Chiang Mai pt 1

Well, I'm writing this more to serve as a record of our trip then an
interesting read, but here goes.

I don't know what I types last, but after Suk 11 in Bangkok Lindsay
and I took a night train from BKK to Chiang Mai. That involved
spending anentire day in the BKK train station (lots of cards, lots of
reading, etc) which wasnt all bad. I had gotten into my book "Bone
Mountain" which was about Tibet and Buddhism and the Chinese making
life difficult. Anyway, very good book and it gives some picture of
Tibet and its religion, somewhat accuratly. Plus it gives some idea of
what the whole "free Tibet" thing is all about.

Anyway, I digress, I think. We ate some dinner in the train station
with a fellow north American (quebec actually, however you spell that.
Lindsay says this is correct but the iPod doesnt like it), then jumped
on the train Around 7:30. This time around we had a second class air
conditioned car, the only train available on that particular night (we
had a reservation the next day in Chiang Mai) which was actually very
nice. It was a bit pricey at 611 baht a person (~18 USD) but again it
was the only option and Lindsay and I both much prefer taking the
train to the bus, which is generally filled with tourists, not to
mention making more stops. I should point out that I realize we are
probably no better than other tourists, but its still nice to not see
them.

The train itself was nice, we were surprised and pleased to find out
that we were provided with dinner (similar to airplane food, a bit
less in quality, but similar and actually served in the same manner)
as well as breakfast of sorts in the morning (a bun filled with berry
jelly stuff). We read until 11 or so then watched "Hitch" on my ipod
before *trying* to sleep. Neither Lindsay or I slept very well, and
when we arrived in Chiang Mai at 7:20ish (12 hours on the train for
those of you who don't have access to a calculator) we were both tired.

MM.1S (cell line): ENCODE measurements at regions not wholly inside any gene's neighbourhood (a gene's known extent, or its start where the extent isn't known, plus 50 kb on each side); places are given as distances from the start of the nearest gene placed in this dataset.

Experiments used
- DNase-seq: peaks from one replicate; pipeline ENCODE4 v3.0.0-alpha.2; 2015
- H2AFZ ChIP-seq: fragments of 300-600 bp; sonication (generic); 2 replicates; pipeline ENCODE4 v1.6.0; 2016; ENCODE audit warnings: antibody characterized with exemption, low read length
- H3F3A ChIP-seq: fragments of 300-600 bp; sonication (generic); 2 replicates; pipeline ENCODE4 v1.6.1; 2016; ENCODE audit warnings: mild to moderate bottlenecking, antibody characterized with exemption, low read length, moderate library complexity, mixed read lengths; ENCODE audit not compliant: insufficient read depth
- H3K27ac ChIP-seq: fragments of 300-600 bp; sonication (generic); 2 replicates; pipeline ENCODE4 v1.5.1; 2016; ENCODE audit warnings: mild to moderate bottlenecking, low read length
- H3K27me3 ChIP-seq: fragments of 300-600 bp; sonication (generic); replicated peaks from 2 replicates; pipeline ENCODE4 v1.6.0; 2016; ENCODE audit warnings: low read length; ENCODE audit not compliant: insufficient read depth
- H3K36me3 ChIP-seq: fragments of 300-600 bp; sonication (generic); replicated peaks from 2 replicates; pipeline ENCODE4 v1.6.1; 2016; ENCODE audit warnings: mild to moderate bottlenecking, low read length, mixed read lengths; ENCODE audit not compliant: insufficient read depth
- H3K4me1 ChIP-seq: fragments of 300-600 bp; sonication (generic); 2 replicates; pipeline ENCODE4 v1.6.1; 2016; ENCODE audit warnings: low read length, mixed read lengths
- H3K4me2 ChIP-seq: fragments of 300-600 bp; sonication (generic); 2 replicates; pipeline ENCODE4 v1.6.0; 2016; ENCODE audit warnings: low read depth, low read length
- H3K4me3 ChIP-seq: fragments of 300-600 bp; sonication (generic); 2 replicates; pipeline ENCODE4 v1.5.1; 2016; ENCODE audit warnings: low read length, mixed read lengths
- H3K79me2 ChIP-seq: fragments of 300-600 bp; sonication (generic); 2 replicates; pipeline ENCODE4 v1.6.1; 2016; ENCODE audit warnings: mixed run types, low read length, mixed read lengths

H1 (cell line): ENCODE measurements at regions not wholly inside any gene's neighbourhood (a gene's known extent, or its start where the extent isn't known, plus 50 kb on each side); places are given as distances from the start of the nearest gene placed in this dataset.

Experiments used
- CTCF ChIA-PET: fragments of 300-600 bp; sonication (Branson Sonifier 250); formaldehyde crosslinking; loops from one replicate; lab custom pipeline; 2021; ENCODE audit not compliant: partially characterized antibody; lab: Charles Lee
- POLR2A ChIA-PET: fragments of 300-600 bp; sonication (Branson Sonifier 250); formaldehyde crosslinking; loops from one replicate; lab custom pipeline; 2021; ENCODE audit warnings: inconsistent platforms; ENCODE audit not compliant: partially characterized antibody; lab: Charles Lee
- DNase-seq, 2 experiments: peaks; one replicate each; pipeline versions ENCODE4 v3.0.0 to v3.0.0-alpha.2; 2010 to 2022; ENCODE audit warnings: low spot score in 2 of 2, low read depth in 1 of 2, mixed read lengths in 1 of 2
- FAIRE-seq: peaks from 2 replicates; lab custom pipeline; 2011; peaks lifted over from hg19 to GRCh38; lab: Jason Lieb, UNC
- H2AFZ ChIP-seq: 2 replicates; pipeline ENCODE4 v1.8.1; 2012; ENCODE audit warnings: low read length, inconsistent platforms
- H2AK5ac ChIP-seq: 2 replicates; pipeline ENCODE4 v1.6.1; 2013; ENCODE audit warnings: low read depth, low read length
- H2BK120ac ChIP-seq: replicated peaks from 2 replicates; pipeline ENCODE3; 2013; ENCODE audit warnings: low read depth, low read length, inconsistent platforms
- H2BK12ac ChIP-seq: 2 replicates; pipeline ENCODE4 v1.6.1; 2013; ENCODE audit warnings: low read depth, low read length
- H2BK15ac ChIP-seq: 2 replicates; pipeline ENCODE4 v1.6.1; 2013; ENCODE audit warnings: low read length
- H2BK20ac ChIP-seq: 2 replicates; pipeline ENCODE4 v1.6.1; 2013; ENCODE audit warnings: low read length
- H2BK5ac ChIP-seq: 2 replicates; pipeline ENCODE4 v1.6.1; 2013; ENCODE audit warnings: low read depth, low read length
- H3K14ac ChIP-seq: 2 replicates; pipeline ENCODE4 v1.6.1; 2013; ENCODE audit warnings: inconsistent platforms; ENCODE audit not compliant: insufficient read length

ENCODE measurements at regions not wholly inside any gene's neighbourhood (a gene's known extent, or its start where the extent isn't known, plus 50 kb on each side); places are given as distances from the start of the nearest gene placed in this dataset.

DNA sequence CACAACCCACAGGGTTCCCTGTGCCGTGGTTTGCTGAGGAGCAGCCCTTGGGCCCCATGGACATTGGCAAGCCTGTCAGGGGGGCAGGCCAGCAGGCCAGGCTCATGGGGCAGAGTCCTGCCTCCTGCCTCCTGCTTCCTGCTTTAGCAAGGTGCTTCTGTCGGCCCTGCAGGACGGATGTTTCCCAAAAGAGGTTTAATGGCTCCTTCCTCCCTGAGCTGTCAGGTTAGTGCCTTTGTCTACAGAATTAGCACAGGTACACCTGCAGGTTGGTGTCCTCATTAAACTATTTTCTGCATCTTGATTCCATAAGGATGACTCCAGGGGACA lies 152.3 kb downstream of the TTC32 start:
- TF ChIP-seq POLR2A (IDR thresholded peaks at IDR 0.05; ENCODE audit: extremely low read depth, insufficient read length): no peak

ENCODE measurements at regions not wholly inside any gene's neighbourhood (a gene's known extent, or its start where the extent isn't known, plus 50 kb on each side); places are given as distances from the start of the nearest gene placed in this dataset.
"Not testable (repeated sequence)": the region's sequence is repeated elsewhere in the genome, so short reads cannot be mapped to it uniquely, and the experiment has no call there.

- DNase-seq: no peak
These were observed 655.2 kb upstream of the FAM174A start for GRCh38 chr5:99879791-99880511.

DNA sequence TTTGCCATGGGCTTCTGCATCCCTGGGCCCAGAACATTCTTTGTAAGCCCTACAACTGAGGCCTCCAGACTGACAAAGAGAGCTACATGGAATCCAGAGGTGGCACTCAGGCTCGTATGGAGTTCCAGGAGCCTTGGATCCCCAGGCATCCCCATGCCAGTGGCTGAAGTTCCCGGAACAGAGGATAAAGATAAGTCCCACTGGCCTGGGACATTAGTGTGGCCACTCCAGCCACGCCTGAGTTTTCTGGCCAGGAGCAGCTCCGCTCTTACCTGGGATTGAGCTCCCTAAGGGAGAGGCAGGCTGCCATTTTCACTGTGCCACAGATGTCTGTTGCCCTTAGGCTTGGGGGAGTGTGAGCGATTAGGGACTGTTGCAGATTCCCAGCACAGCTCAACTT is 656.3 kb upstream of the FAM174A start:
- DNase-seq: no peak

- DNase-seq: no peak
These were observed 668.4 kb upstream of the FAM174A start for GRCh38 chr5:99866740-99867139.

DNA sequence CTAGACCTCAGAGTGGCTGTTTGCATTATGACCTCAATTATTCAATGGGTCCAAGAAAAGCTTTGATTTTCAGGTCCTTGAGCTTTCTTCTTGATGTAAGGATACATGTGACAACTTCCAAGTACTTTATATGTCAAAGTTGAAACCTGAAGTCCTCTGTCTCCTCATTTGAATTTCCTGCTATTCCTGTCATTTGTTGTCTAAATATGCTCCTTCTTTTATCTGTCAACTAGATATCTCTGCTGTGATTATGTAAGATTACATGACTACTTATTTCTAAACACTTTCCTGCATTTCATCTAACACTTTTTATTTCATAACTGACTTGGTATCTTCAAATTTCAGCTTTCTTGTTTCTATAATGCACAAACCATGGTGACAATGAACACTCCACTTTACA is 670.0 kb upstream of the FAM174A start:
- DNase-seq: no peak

Enter Chiang Mai, a very popular place for tourists with a bit more
time and perhaps interested in getting out of the touristy tourist
(note the extra tourist) areas of Thailand. While there are still Many
tourists here there are also a lot of ex-pats and it doesnt feel at
all "made for tourists," at least not in general. Just as an example,
the popular night markets are popular to lacal Thais as well as
tourists. Anyway Lindsay and I needed to get to our guest house so we
hailed a tuk-tuk (our first! We have a video we'll post sometime) and
paid 100 baht to get to our place the Hollanda Montri. The rooms were
500 baht per night, not particularly cheap bit doable – plus there was
AC and a TV (only channel in English was the Russian news station
which turned out to be interesting as the big Russian/Georgia conflict
started the day we arrived) and hot showers, etc. Hollanda Montri was
heavily recomended by the people of the Internet and we were quite
happy with it, though as you'll read we decided later it was not the
place for us.

We slept for a while that day until later in the afternoon when we
walked around the city to get our barrings. I find that while it is
exciting to first arrive to a totally unknown and new city, it can be
difficult to get oriented and it is nice after s few ssys of wxploring
to get a sense of direction/space/layout of a city. The first day (and
in fact the first 4 days) we used our legs as our sole means of
transportation. There are no metered taxis here (almost) so tuk-tuks
and songathews (red/yellow trucks that sort of travel in routes around
the city) are the only means of public transportation, and seeing as
they require bartering to figure on a price and even still can be
quite expensive they are not the best for exploring a city. We walked
a long way our first day, and in each successive day as well.

The city is sort of broken into two parts, an old city and new city.
The old city is basically a square bordered by a moat (a real moat at
one point I might add) with 8 gates at various points around the moat.
At this point in time the gates are not really gates but a bridge (the
moat isn't exactly a flowing river) although there is one actual gate
still around. To be honest I can tell a HUGE difference between the
old and new city, until you her a ways out of the city center things
are fairly similar (street markets, restorants, etc). Anyway I'm not
sure why I'm typing all of this if you really care about the cities
layout check out wikipedia or wikitravel.